The Sons of Katie Elder looks epic in the sweeping vistas of its Mexican locations and its large cast of characters, but it doesn’t feel epic in the scope of its story. Its two-hour length is more than enough to contain its narrative, with a solid twenty minutes to spare. It’s not a bad movie so much as a decent one that takes its sweet time getting to the point.
Don’t be deceived by the fact that John Wayne received an Oscar for his performance as Rooster Cogburn. That award was probably more of a lifetime achievement award than recognition for a single performance, much like Paul Newman’s Oscar for The Color of Money. John Wayne had given better performances and made better films. Probably not coincidentally, John Ford was usually involved.
Over the years, the words “Directed by Jon De Bont” and “Starring Keanu Reeves” have not always been recipes for awesomeness (Reeves does get points for Point Break, of course), but I guess accidents can happen. Of all the films built on the Die Hard blueprint, Speed is pretty much the only one that didn’t suck even a little.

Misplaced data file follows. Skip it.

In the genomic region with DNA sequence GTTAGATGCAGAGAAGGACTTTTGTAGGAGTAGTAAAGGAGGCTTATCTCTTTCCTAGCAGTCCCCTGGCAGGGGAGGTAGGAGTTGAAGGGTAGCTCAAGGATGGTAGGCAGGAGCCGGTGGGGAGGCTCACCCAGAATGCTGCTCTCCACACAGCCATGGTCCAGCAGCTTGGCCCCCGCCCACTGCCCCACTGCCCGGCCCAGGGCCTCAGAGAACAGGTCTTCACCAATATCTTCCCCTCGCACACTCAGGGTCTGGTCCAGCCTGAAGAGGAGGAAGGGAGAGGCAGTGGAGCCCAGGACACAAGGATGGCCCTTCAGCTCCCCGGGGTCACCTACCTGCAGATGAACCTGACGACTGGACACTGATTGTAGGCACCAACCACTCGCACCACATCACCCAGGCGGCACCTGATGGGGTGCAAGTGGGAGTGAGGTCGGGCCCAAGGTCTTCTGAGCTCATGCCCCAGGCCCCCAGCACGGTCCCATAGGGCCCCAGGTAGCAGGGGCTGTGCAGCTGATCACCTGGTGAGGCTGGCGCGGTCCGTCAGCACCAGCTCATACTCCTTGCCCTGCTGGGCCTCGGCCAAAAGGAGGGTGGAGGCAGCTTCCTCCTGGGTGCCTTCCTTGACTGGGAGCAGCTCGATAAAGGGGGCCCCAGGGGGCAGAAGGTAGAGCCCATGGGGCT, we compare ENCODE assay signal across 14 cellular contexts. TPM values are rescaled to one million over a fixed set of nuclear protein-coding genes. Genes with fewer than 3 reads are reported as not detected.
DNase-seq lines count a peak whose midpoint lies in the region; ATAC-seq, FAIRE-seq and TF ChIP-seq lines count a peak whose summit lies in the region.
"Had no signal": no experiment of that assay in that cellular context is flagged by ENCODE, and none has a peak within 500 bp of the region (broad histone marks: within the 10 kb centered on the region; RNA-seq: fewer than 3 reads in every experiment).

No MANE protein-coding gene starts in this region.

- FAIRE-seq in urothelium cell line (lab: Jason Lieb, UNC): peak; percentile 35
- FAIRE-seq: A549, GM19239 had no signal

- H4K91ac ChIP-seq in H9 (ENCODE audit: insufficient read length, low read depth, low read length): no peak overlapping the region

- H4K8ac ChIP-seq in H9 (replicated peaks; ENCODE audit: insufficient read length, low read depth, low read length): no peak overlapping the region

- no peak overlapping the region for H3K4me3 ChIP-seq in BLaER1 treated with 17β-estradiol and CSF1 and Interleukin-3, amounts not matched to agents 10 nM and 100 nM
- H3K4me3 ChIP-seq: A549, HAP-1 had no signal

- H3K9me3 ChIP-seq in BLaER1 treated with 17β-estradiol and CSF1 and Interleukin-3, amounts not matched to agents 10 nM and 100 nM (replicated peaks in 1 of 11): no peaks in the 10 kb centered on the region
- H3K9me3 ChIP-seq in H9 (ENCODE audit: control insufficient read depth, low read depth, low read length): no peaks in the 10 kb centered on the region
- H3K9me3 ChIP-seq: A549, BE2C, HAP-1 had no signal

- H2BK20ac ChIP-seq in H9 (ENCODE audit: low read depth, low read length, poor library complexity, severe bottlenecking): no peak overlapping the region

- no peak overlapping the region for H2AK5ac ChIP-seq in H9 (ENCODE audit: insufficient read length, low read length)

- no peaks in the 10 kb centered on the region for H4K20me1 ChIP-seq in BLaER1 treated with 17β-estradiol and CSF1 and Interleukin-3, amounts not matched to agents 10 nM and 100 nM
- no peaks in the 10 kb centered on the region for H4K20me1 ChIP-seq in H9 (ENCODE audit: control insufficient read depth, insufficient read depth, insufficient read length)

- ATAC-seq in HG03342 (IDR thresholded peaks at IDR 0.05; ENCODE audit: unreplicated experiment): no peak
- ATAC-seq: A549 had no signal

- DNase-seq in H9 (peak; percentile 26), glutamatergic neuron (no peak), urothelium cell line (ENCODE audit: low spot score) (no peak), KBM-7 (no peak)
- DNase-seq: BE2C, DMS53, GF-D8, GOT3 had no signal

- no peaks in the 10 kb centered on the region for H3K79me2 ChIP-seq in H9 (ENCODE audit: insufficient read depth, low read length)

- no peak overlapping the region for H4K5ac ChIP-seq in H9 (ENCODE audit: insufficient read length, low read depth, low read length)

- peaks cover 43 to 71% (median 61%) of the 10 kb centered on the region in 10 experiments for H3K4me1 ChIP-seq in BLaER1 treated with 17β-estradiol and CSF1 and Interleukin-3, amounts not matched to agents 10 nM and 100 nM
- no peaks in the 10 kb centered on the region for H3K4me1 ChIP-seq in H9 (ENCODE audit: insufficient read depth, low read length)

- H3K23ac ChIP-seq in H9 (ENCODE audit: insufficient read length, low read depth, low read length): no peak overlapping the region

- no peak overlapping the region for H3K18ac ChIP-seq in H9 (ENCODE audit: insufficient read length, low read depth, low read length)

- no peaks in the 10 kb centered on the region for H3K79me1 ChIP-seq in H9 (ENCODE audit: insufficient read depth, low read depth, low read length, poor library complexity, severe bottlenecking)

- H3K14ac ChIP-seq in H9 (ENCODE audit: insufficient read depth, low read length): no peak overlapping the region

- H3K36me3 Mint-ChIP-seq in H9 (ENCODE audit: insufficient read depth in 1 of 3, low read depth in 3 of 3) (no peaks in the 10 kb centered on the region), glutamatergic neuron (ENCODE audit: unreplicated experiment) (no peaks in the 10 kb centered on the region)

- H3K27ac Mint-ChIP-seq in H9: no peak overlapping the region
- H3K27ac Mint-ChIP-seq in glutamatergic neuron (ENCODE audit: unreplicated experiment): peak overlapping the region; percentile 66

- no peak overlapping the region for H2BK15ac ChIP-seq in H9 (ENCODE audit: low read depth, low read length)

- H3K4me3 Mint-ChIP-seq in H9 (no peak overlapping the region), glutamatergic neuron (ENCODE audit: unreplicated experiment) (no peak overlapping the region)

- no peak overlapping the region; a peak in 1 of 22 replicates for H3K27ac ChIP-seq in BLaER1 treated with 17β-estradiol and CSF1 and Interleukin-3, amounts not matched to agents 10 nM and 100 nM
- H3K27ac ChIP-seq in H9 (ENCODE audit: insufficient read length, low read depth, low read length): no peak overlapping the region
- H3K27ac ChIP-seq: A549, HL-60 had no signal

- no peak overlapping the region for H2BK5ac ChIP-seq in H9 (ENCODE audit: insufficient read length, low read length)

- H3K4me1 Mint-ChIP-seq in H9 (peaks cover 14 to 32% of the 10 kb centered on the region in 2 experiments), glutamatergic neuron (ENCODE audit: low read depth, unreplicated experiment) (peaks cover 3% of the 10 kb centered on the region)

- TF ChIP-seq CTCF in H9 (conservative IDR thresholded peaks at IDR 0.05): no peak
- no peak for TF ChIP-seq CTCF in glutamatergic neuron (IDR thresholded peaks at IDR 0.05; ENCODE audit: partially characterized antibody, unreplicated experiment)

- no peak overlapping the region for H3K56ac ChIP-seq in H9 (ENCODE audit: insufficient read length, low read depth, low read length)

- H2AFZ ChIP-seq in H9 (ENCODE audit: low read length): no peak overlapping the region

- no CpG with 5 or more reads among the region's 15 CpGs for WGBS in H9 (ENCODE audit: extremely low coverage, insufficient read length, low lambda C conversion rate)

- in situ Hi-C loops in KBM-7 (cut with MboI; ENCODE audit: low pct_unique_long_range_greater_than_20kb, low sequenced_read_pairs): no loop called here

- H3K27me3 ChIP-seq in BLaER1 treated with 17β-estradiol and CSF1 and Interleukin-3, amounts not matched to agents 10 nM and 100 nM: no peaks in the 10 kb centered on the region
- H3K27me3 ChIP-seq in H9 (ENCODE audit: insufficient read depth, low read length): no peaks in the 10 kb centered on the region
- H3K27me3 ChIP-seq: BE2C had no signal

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Francis Ford Coppola’s feverish anti-war epic Apocalypse Now actually began its journey to screen in the late sixties when Über-macho filmmaker John Milius attempted to meet the challenge presented to him when he was informed that no one had successfully adapted Joseph Conrad’s novel Heart of Darkness, although several had tried, including luminaries such as Orson Welles. His original screenplay was true to Milius’s conservative, pro-military outlook, containing a great deal of praise for the warrior lifestyle and nothing but contempt for the hippies he saw protesting against the Vietnam War.